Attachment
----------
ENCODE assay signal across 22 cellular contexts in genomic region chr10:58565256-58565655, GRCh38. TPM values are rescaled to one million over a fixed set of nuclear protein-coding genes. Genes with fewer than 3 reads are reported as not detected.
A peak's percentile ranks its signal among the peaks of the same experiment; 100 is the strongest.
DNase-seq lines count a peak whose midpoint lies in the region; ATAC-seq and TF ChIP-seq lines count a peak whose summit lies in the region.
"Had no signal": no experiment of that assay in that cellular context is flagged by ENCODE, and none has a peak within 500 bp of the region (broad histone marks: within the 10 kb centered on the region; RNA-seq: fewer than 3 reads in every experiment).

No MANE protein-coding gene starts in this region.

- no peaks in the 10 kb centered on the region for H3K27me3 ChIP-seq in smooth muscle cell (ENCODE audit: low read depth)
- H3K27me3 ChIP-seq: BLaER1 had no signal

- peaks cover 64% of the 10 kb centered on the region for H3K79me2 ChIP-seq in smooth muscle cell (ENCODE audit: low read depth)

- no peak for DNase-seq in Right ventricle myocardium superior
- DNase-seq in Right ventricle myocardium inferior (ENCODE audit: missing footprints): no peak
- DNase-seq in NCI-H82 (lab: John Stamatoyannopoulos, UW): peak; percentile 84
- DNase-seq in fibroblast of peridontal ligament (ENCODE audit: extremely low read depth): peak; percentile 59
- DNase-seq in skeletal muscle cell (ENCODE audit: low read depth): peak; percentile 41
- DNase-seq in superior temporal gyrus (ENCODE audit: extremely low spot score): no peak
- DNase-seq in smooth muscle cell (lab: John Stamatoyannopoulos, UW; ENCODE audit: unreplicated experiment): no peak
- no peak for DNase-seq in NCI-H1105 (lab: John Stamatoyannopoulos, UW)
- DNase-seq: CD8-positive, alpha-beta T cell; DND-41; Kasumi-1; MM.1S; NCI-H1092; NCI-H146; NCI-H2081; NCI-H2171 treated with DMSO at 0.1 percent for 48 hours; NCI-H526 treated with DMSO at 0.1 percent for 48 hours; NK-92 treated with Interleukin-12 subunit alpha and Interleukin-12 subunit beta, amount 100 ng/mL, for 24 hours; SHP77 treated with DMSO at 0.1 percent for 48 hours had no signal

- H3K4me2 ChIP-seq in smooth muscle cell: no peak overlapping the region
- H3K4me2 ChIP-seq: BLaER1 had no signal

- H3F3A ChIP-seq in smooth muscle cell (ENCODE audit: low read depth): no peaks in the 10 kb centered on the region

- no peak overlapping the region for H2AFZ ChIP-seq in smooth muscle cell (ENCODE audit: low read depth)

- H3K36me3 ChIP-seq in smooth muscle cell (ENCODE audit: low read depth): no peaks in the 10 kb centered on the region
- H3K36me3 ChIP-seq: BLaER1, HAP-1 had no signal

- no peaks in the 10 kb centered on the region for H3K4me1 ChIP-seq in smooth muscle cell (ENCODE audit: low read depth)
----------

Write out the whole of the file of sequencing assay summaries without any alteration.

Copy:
ENCODE assay signal across 22 cellular contexts in genomic region chr10:58565256-58565655, GRCh38. TPM values are rescaled to one million over a fixed set of nuclear protein-coding genes. Genes with fewer than 3 reads are reported as not detected.
A peak's percentile ranks its signal among the peaks of the same experiment; 100 is the strongest.
DNase-seq lines count a peak whose midpoint lies in the region; ATAC-seq and TF ChIP-seq lines count a peak whose summit lies in the region.
"Had no signal": no experiment of that assay in that cellular context is flagged by ENCODE, and none has a peak within 500 bp of the region (broad histone marks: within the 10 kb centered on the region; RNA-seq: fewer than 3 reads in every experiment).

No MANE protein-coding gene starts in this region.

- no peaks in the 10 kb centered on the region for H3K27me3 ChIP-seq in smooth muscle cell (ENCODE audit: low read depth)
- H3K27me3 ChIP-seq: BLaER1 had no signal

- peaks cover 64% of the 10 kb centered on the region for H3K79me2 ChIP-seq in smooth muscle cell (ENCODE audit: low read depth)

- no peak for DNase-seq in Right ventricle myocardium superior
- DNase-seq in Right ventricle myocardium inferior (ENCODE audit: missing footprints): no peak
- DNase-seq in NCI-H82 (lab: John Stamatoyannopoulos, UW): peak; percentile 84
- DNase-seq in fibroblast of peridontal ligament (ENCODE audit: extremely low read depth): peak; percentile 59
- DNase-seq in skeletal muscle cell (ENCODE audit: low read depth): peak; percentile 41
- DNase-seq in superior temporal gyrus (ENCODE audit: extremely low spot score): no peak
- DNase-seq in smooth muscle cell (lab: John Stamatoyannopoulos, UW; ENCODE audit: unreplicated experiment): no peak
- no peak for DNase-seq in NCI-H1105 (lab: John Stamatoyannopoulos, UW)
- DNase-seq: CD8-positive, alpha-beta T cell; DND-41; Kasumi-1; MM.1S; NCI-H1092; NCI-H146; NCI-H2081; NCI-H2171 treated with DMSO at 0.1 percent for 48 hours; NCI-H526 treated with DMSO at 0.1 percent for 48 hours; NK-92 treated with Interleukin-12 subunit alpha and Interleukin-12 subunit beta, amount 100 ng/mL, for 24 hours; SHP77 treated with DMSO at 0.1 percent for 48 hours had no signal

- H3K4me2 ChIP-seq in smooth muscle cell: no peak overlapping the region
- H3K4me2 ChIP-seq: BLaER1 had no signal

- H3F3A ChIP-seq in smooth muscle cell (ENCODE audit: low read depth): no peaks in the 10 kb centered on the region

- no peak overlapping the region for H2AFZ ChIP-seq in smooth muscle cell (ENCODE audit: low read depth)

- H3K36me3 ChIP-seq in smooth muscle cell (ENCODE audit: low read depth): no peaks in the 10 kb centered on the region
- H3K36me3 ChIP-seq: BLaER1, HAP-1 had no signal

- no peaks in the 10 kb centered on the region for H3K4me1 ChIP-seq in smooth muscle cell (ENCODE audit: low read depth)